3 Galinovic I, Ostwaldt T, Soemmer C, et al. Automated vs manual delineations of regions of interest-a comparison in commercially available perfusion MRI software. BMC Medical Imaging. 2012;12(1):16.

4 Olivot J, Mlynash M, Thijs V, et al. Optimal Tmax threshold for predicting penumbral tissue in acute stroke. Stroke. 2009;40(2):469-475.

5 Dice, L. Measures of the amount of ecologic association between species. Ecology. 1945;26(3):297-302.

6 Galinovic I, Brunecker P, Ostwaldt A, et al. Fully automated postprocessing carries a risk of substantial overestimation of perfusion deficits in acute stroke magnetic resonance imaging. Cerebrovascular diseases. 2011;31(4):408-413.

7 European Medicines Agency. PRAC concludes assessment of gadolinium agents used in body scans and recommends regulatory actions, including suspension for some marketing authorisations [Press Release]. March 10, 2017. http://www.ema.europa.eu/docs/en_GB/document_library/Press_release/2017/03/WC500223209.pdf. Accessed September 29, 2018.

8 Copen W, Schaefer P, and Wu O. MR perfusion imaging in acute ischemic stroke. Neuroimaging Clinics. 2011;21(2):259-283.


The algorithm requires a perfusion map and a region-of-interest (ROI) representing the infarct on the diffusion-weighted image (DWI). The DWI ROI and perfusion map are registered to template space, and the skull and cerebrospinal fluid are removed from the perfusion map in the process. The algorithm determines the vascular territories the DWI lesion occupies and searches the perfusion map for lesions in these vascular territories. It then outputs high- and medium/low-likelihood masks. The former consists of up to 6 clusters based on their size and proximity to the DWI lesion, with any additional clusters being placed in the latter.

Boxplots showing the Dice similarity index for our algorithm across perfusion maps. For each type of perfusion map used, the algorithm’s median Dice index exceeded 0.6 (dashed line). The median Dice index was highest for MTT-5s (0.72, IQR 0.28 - 0.83), followed by MTT-6s (0.66, IQR 0.22 - 0.81), Tmax-6s (0.65, IQR 0.25 - 0.85), and Tmax-4s (0.64, IQR 0.36 - 0.84). MTT, mean transit time; Tmax, time-to-maximum; IQR, interquartile range.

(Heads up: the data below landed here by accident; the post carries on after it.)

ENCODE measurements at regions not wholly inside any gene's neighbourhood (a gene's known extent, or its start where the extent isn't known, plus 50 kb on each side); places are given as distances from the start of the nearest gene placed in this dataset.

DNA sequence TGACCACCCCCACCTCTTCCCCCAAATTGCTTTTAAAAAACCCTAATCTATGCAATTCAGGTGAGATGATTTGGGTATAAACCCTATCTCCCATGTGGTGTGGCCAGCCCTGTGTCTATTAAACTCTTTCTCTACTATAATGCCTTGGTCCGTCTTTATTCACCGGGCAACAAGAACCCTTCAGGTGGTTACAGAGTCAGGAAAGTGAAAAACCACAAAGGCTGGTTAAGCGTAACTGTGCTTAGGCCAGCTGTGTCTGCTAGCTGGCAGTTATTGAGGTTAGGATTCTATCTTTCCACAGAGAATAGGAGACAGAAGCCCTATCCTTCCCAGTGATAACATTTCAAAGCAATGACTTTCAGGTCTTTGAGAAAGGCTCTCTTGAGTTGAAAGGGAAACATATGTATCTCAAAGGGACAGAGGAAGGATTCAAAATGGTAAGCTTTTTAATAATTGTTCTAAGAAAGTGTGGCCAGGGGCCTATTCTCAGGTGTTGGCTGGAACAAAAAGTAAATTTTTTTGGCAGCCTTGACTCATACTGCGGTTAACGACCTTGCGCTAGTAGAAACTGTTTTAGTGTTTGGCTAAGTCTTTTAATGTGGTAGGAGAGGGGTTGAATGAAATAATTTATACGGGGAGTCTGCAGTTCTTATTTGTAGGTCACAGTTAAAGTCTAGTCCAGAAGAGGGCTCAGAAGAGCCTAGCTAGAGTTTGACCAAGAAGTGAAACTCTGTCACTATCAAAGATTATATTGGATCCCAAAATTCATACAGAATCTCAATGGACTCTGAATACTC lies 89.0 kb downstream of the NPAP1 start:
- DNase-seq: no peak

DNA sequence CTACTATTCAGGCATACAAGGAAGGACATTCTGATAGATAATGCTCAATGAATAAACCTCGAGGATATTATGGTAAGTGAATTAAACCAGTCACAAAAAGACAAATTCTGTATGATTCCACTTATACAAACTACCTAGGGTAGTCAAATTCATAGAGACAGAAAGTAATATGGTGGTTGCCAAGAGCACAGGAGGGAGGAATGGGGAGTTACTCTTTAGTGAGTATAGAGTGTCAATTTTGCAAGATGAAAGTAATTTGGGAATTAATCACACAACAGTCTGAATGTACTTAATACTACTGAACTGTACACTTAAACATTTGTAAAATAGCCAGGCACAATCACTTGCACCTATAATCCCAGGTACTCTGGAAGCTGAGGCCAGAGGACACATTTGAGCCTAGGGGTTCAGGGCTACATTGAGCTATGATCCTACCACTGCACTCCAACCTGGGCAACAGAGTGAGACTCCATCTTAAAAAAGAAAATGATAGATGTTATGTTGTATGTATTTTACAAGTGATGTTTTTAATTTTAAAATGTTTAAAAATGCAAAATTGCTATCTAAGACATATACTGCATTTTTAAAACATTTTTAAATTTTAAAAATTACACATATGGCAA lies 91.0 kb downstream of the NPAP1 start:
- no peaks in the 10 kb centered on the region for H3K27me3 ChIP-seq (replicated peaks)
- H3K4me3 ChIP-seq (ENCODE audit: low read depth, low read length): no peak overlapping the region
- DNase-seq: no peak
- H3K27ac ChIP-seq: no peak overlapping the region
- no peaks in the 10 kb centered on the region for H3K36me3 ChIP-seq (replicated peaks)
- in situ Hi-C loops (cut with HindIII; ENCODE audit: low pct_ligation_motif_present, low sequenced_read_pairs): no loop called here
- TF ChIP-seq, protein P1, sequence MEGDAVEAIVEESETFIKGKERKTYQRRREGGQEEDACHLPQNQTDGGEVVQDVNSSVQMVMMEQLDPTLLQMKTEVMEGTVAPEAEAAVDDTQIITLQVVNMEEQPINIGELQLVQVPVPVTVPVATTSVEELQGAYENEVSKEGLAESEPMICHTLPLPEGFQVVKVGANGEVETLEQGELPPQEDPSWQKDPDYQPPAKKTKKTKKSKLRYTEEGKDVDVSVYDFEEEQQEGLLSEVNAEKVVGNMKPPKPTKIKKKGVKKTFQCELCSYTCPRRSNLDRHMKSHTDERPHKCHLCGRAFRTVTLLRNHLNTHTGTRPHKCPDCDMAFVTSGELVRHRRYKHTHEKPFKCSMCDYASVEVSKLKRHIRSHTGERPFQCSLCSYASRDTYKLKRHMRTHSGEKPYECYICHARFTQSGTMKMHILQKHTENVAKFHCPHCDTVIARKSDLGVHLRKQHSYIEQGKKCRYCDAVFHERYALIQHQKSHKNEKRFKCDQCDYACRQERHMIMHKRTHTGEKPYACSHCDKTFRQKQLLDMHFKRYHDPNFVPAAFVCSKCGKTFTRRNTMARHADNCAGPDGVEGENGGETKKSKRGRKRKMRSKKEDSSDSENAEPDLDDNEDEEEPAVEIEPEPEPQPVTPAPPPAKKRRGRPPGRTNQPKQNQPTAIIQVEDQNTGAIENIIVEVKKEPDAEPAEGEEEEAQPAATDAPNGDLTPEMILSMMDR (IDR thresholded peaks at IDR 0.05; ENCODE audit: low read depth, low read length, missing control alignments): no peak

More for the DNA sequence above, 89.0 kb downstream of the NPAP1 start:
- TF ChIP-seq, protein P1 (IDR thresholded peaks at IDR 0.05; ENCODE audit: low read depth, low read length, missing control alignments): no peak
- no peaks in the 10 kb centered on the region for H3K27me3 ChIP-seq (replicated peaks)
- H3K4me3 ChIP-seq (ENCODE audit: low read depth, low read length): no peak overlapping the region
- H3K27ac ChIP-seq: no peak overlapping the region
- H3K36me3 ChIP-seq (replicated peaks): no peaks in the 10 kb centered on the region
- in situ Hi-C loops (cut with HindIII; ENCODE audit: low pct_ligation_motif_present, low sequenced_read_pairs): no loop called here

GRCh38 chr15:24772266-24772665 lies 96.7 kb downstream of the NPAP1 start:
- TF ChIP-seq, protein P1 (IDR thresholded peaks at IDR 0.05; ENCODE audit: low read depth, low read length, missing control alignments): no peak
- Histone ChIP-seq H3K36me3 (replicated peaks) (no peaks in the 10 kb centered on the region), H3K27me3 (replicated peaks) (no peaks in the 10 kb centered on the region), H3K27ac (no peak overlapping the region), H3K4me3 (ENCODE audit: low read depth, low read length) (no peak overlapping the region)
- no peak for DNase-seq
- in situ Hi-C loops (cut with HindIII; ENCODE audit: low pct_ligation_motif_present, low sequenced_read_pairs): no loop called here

Boxplots showing the distribution of the volume difference between automatically and manually derived perfusion lesions for Tmax-4s (a), Tmax-6s (b), MTT-5s (c) and MTT-6s (d). Note that 85mL was added to each value prior to applying logarithms (for improved readability) to correct for negative volume differences. For Tmax-4s, MTT-5s, and MTT-6s, our algorithm overestimated perfusion lesion volumes significantly less than did Perfscape, PMA, and Stroketool, while, for Tmax-6s, our algorithm overestimated perfusion lesion volumes significantly less than Perfscape, with no other significant differences. *** p < 0.001, **** p < 0.0001 relative to our algorithm.

Boxplots showing the distribution of Dice similarity indices for both our algorithm (red) and PMA. Our algorithm had a significantly higher mean Dice similarity index than PMA for Tmax-4s, with no other significant differences emerging. ** p = 0.002 relative to our algorithm.

Proc. Intl. Soc. Mag. Reson. Med. 27 (2019)